Overall total knee replacement is a very successful operation.  It works well in around 90% of cases in the long term.  The main benefit of the operation is relief of arthritic pain.  Most people who have a total knee replacement still know that they have an artificial knee, it does not feel completely like a normal knee, but they get rid of the great majority of their arthritic pain, if not every ache and pain around the joint.  


The surgery is however a major procedure which has occasional very serious complications.  The complication that we worry about most is infection.  If the artificial knee becomes infected it certainly has to be operated on again and the problem can leave the patient every bit as bad as they were to start off with, particularly if the infection cannot be fully eliminated.  The incidence of infection in routine knee replacements at the Royal Orthopaedic Hospital is around 1%.  The risk is higher in patients with rheumatoid arthritis, diabetes, obesity and other medical problems.  Even so the risk is only around 2%.  There are risks of damage to nerves and blood vessels around the knee.   Damage to blood vessels at the back of the knee is a rare but serious complication.  Damage to nerves around the knee is a little more common.  There is a key nerve which wraps around the head of the fibula which is the nerve responsible for upward movement of the foot.  This nerve is particularly prone to damage if a valgus or outward bending deformity of the knee is corrected.  


The risk to the patient’s life from a total knee replacement is very small but it cannot be totally ignored.  For a fit individual the risk is probably around 0.3%.  The risk is obviously higher in people with medical problems and it is certainly a bit higher in patients over the age of 80.  The main medical complications are heart attacks during or after the surgery and the formation of blood clots in the legs which may float off to the chest with dire consequences.  The risk of this happening is reduced by giving the patient regular doses of Aspirin around and after the time of surgery.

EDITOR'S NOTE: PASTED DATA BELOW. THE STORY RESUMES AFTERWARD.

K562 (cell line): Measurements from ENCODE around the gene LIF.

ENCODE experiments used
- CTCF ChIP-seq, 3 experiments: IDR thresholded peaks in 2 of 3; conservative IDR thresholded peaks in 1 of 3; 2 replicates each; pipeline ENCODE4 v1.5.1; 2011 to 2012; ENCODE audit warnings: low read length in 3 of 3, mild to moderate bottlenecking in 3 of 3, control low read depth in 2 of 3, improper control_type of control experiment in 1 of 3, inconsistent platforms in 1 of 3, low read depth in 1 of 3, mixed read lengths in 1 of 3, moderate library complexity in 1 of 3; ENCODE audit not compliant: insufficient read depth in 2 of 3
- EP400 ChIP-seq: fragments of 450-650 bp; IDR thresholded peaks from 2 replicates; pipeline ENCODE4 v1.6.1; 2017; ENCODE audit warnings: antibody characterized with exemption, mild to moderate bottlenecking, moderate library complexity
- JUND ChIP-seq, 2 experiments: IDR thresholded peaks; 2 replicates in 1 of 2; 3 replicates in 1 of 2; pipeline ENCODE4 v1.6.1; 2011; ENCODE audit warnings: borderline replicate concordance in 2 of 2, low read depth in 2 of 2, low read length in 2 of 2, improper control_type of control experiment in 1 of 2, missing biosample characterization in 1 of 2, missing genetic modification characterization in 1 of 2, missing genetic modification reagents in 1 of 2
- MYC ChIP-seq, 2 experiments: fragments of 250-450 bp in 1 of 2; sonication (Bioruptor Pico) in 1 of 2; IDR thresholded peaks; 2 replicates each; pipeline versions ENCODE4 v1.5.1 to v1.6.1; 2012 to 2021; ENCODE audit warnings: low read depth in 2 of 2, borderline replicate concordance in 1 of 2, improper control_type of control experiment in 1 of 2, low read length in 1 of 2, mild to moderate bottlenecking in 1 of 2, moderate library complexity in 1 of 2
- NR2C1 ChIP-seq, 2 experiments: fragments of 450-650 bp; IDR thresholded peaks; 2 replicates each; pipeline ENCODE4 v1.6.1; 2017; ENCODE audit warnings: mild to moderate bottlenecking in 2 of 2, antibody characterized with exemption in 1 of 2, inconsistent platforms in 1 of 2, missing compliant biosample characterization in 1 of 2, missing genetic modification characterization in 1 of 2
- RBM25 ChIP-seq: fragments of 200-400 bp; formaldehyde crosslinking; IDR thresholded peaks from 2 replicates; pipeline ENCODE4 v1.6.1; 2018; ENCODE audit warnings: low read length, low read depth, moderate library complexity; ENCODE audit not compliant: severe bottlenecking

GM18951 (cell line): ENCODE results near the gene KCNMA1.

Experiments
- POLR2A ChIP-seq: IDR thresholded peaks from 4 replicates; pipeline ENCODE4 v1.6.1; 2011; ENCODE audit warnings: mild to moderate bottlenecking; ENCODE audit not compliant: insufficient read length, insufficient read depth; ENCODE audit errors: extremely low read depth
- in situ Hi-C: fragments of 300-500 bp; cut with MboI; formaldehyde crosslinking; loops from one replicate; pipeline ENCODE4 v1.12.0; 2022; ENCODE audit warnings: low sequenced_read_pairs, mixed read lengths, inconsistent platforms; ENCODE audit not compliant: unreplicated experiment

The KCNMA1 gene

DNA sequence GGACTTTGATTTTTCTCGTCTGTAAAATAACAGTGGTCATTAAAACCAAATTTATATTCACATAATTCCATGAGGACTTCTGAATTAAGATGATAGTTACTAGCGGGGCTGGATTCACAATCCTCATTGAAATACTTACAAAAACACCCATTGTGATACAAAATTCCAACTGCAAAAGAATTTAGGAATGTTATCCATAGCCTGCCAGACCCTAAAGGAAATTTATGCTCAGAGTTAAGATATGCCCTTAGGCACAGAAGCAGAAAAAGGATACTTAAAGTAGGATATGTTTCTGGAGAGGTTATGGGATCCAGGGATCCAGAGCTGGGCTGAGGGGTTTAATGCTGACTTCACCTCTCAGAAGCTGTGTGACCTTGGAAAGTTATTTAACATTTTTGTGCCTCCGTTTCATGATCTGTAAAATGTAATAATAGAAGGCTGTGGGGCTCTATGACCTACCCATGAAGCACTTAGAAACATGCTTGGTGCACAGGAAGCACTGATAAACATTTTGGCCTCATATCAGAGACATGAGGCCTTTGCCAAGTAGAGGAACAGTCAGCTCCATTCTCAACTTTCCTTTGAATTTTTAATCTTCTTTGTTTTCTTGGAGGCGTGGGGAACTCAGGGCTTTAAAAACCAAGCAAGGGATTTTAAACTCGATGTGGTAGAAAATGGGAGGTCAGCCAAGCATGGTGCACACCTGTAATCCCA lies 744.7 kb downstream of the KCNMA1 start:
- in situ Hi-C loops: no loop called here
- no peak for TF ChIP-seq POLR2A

Overall therefore the risk of a major complication from the surgery is probably around 2-3%.  


Between the 90% of operations which are very successful and the 2-3% where there is some major problem, there is a group of 5-10% of patients who have a slightly suboptimal result, the procedure is not a disaster but it is spoiled by some problem, particularly excessive stiffness, knee-cap pain, etc.  The operation is not a disaster by any means but it is not as good as some.


In the long term around 90% of total knee replacements are still working ten years after the surgery and I have a lot of patients with well functioning knees between ten and fifteen years post-surgery.  Overall in the long term between five and fifteen years post-surgery total knee replacements actually seem to cause less trouble than total hip replacements.


The care of the patient before and after total knee replacement


Prior to your surgery it is important that you tell the treating team and the anaesthetist about any medical problems you have and you will be seen at a pre-op assessment clinic for this purpose and to have a full medical check-up.  


All patients undergoing total knee replacement surgery have a blood count and their biochemistry checked together with the blood inflammatory markers which are used to monitor the activity of rheumatoid arthritis and check up on infection.  Some patients need their chest x-rays and ECGs done.  Patients with rheumatoid arthritis need to have a neck x-ray prior to surgery as rheumatoid arthritis can cause instability in the cervical spine.  Patients can prepare themselves for surgery by understanding what is going to happen and by keeping as physically fit as possible prior to the surgery, you should therefore do your muscle exercises as much as you can within the limits of the fact that your knee is obviously painful. If you have rheumatoid arthritis your medical management should be optimised by the rheumatologist and the rheumatologist may also treat you with medications such as calcium and bisphosphonates to improve your bone density.  


If you are a smoker you should stop.  Smoking certainly increases the risk of a surgical complication following any procedure and total joint replacement is more likely to be problematic in a smoker.  


If you are overweight you must reduce your weight.  Weight is calculated using the Body Mass Index which gives a reliable measurement of how much you weigh in relation to your height.  Your Body Mass Index should be 20 to 25.  If it is 25 to 30 you are overweight. If it is 30 to 35 you are obese and you are better to lose weight.  Once your Body Mass Index is over 35 you are at more serious risk of complications following knee replacement and above a BMI of 40 things are really unacceptably dangerous in my view.  The point is that not only is there a higher early risk from surgery, but also there is a higher risk of the joint replacement becoming loose.  Additionally if you are very overweight and you reduce weight the knee pain may become better and you may avoid surgery altogether.